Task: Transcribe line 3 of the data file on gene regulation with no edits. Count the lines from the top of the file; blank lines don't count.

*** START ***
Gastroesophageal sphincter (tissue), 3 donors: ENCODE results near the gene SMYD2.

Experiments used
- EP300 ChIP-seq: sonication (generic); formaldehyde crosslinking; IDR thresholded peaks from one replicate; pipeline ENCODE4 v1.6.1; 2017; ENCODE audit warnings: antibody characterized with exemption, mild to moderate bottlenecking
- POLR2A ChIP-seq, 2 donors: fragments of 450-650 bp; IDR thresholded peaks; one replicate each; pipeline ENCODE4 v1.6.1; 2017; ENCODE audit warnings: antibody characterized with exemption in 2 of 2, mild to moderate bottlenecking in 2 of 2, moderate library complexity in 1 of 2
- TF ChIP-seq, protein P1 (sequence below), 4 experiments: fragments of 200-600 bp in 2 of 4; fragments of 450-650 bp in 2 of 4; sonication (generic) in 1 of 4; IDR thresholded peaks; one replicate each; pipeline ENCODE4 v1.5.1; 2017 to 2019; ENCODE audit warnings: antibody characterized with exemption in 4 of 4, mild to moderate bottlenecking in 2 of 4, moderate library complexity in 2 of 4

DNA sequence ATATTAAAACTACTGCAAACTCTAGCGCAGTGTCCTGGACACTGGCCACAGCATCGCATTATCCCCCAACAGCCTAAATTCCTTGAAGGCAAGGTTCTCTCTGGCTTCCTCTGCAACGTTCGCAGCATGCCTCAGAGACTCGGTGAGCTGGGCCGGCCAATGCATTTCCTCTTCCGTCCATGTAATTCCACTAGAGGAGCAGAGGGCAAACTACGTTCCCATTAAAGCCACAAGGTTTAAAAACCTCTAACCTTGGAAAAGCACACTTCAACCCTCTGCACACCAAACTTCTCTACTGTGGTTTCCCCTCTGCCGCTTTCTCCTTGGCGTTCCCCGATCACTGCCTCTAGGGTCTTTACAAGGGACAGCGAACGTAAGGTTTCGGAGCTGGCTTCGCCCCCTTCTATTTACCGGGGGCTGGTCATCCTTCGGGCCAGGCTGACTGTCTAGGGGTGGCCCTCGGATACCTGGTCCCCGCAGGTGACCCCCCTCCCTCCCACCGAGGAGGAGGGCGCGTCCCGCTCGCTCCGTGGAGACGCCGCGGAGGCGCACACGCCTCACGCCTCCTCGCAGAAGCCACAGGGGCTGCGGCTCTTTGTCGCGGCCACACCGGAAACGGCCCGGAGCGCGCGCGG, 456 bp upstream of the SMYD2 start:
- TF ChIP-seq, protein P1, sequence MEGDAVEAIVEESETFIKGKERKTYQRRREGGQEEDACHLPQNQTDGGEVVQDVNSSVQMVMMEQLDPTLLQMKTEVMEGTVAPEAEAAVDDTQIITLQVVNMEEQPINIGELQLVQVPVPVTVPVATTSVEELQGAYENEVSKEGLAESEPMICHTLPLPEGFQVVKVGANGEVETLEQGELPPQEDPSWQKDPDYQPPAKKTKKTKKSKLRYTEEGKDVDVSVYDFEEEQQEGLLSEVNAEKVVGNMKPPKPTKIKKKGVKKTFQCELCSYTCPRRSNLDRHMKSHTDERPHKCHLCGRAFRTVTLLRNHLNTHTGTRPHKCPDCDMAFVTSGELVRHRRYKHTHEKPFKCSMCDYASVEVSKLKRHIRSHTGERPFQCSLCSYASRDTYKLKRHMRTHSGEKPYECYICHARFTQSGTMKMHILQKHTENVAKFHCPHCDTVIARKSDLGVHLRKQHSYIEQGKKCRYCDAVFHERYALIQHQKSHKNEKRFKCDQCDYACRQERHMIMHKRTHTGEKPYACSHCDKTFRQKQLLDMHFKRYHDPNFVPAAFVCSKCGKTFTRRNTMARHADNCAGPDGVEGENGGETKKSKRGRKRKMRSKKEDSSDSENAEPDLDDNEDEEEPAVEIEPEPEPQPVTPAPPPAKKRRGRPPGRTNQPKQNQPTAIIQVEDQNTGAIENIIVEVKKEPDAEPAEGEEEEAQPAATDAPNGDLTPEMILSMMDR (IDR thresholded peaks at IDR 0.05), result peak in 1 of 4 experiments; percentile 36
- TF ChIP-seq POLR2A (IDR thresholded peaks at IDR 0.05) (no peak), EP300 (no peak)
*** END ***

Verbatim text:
- EP300 ChIP-seq: sonication (generic); formaldehyde crosslinking; IDR thresholded peaks from one replicate; pipeline ENCODE4 v1.6.1; 2017; ENCODE audit warnings: antibody characterized with exemption, mild to moderate bottlenecking